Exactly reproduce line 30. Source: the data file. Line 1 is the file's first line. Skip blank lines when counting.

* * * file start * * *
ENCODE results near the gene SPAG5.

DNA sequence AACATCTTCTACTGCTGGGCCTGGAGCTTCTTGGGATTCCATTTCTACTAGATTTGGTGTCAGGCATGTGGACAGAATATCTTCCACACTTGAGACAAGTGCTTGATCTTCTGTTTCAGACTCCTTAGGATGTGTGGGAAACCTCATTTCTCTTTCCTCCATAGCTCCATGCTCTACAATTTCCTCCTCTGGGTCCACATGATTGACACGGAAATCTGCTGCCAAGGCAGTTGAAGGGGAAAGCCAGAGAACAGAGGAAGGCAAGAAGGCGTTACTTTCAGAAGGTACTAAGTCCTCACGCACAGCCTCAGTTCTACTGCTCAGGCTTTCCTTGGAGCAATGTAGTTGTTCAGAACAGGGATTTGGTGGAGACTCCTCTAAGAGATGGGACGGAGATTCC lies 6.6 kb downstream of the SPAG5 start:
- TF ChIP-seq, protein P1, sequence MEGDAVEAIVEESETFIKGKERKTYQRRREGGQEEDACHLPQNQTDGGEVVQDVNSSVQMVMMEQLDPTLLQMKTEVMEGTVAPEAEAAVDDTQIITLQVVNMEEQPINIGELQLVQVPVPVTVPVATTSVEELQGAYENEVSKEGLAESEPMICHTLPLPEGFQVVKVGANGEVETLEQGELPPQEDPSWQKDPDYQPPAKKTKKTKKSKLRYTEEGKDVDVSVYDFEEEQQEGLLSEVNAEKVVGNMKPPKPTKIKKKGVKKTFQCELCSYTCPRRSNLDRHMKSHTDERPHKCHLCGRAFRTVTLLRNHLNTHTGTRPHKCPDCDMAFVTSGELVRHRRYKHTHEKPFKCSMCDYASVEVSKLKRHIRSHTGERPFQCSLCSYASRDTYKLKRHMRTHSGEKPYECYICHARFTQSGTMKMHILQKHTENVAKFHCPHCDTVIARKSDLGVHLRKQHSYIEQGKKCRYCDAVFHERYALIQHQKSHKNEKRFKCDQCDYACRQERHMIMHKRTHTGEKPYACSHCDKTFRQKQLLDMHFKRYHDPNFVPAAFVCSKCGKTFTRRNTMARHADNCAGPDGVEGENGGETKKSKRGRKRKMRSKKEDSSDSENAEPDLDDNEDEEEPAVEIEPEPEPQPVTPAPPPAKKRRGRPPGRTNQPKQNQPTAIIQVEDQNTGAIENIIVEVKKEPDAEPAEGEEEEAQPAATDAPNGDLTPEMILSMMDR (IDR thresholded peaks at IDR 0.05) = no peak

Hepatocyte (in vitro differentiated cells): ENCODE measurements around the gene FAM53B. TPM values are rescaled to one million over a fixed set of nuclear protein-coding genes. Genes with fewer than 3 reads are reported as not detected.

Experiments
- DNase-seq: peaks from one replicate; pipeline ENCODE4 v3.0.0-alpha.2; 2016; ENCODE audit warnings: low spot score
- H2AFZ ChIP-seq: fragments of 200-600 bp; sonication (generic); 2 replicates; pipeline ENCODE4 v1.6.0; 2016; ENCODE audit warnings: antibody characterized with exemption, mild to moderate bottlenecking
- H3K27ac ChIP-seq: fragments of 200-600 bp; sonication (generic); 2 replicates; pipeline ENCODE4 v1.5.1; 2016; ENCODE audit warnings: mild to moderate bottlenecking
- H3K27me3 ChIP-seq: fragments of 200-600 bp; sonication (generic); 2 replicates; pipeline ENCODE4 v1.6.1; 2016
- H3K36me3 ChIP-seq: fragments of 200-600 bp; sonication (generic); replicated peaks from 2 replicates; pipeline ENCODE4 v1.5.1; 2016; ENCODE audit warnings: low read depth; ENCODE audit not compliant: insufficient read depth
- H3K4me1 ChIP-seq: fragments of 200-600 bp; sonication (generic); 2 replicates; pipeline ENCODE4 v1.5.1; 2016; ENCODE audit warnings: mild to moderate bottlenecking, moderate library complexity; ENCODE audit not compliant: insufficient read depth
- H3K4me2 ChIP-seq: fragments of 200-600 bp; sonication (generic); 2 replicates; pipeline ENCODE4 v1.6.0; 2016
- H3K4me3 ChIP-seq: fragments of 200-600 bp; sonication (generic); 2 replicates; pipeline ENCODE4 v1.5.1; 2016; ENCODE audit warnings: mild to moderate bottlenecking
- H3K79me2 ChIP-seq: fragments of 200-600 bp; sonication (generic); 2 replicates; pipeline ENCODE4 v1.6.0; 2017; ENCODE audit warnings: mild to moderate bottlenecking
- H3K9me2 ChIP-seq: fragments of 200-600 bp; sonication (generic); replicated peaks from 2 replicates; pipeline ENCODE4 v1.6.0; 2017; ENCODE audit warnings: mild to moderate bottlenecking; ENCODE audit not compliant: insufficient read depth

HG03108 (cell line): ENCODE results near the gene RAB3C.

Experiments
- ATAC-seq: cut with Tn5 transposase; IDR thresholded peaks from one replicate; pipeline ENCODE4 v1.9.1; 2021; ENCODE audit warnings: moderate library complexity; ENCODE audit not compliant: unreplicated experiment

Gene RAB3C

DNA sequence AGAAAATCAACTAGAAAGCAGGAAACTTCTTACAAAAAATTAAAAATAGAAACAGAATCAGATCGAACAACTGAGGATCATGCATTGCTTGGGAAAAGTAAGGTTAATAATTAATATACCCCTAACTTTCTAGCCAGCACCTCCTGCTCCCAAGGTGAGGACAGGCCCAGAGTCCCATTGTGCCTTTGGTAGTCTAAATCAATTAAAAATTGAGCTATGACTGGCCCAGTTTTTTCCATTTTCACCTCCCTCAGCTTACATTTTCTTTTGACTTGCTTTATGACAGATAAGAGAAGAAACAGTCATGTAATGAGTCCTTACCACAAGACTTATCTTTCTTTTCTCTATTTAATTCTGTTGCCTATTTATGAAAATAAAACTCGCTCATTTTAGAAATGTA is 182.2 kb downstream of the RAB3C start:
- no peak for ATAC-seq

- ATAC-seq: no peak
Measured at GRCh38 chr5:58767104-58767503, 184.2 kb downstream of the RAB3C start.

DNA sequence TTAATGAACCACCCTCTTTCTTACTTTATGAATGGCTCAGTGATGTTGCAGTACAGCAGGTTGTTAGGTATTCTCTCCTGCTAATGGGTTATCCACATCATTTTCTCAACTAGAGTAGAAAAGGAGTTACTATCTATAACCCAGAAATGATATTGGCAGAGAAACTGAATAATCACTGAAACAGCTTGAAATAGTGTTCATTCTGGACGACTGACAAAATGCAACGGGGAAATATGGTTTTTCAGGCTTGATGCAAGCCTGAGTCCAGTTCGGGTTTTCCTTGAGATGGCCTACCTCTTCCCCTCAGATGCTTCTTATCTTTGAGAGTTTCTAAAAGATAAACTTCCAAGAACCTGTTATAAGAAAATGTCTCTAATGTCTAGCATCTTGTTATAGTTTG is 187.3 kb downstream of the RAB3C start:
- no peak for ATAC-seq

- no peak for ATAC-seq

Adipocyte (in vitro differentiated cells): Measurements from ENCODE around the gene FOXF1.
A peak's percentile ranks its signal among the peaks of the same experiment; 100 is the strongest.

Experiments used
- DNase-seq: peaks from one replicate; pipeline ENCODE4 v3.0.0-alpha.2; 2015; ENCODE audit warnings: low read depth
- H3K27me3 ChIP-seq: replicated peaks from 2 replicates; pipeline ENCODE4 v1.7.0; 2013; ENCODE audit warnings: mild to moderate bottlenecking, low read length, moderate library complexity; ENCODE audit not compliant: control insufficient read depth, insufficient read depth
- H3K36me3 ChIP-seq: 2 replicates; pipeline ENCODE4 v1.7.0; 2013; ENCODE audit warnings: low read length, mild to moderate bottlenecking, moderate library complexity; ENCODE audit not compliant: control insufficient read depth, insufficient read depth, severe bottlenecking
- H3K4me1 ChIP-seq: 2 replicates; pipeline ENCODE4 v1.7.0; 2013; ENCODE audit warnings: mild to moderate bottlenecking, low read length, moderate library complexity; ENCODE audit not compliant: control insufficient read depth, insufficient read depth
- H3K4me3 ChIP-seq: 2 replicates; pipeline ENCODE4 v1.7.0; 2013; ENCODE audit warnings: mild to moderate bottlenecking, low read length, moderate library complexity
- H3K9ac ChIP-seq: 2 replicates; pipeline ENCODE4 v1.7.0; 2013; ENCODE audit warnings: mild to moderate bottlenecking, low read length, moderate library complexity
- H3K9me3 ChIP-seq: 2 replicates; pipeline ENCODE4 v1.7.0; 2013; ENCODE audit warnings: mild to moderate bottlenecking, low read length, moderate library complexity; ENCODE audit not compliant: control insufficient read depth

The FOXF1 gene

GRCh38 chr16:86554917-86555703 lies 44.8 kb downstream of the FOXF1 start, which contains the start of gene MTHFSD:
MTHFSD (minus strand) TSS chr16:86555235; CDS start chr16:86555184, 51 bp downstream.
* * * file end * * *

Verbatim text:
- DNase-seq: peaks from one replicate; pipeline ENCODE4 v3.0.0-alpha.2; 2015; ENCODE audit warnings: low read depth